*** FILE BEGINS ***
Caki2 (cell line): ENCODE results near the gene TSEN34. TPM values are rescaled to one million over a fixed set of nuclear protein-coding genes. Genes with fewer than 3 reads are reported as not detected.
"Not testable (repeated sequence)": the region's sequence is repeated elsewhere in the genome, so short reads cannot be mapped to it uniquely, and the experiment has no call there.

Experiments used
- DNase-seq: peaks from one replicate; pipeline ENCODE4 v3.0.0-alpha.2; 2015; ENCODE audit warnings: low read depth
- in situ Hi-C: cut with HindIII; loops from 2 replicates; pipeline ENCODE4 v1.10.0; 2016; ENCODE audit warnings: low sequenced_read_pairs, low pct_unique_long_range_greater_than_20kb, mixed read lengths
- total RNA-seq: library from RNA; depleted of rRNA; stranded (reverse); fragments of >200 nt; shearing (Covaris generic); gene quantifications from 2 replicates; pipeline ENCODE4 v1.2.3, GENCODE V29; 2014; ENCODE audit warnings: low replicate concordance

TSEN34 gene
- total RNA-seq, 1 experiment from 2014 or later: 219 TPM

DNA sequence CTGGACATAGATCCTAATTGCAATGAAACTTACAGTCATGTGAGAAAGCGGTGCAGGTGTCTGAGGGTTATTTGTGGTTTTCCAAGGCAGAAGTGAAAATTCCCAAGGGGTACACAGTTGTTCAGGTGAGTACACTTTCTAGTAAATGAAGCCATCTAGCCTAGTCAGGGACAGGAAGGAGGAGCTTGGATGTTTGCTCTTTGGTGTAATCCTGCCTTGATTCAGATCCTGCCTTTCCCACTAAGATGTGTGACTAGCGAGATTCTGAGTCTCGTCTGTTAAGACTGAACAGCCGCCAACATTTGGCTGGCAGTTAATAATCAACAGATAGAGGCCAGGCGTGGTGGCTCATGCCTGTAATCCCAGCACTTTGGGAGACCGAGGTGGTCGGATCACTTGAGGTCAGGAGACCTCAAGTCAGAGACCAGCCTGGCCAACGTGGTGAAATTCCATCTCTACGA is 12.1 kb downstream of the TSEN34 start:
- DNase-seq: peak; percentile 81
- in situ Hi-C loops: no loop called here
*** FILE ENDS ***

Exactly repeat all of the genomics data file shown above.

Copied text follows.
Caki2 (cell line): ENCODE results near the gene TSEN34. TPM values are rescaled to one million over a fixed set of nuclear protein-coding genes. Genes with fewer than 3 reads are reported as not detected.
"Not testable (repeated sequence)": the region's sequence is repeated elsewhere in the genome, so short reads cannot be mapped to it uniquely, and the experiment has no call there.

Experiments used
- DNase-seq: peaks from one replicate; pipeline ENCODE4 v3.0.0-alpha.2; 2015; ENCODE audit warnings: low read depth
- in situ Hi-C: cut with HindIII; loops from 2 replicates; pipeline ENCODE4 v1.10.0; 2016; ENCODE audit warnings: low sequenced_read_pairs, low pct_unique_long_range_greater_than_20kb, mixed read lengths
- total RNA-seq: library from RNA; depleted of rRNA; stranded (reverse); fragments of >200 nt; shearing (Covaris generic); gene quantifications from 2 replicates; pipeline ENCODE4 v1.2.3, GENCODE V29; 2014; ENCODE audit warnings: low replicate concordance

TSEN34 gene
- total RNA-seq, 1 experiment from 2014 or later: 219 TPM

DNA sequence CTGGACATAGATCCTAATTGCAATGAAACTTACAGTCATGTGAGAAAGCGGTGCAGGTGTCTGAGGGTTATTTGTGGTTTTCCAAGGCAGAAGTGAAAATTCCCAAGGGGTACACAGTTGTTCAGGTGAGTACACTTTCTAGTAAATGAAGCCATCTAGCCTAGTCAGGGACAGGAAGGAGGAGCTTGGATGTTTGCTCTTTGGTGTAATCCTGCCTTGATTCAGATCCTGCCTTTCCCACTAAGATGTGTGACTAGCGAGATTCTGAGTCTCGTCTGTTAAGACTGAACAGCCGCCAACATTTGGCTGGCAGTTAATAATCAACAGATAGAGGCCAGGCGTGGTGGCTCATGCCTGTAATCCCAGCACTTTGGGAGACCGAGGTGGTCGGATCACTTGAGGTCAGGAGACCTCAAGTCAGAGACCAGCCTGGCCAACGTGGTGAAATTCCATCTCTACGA is 12.1 kb downstream of the TSEN34 start:
- DNase-seq: peak; percentile 81
- in situ Hi-C loops: no loop called here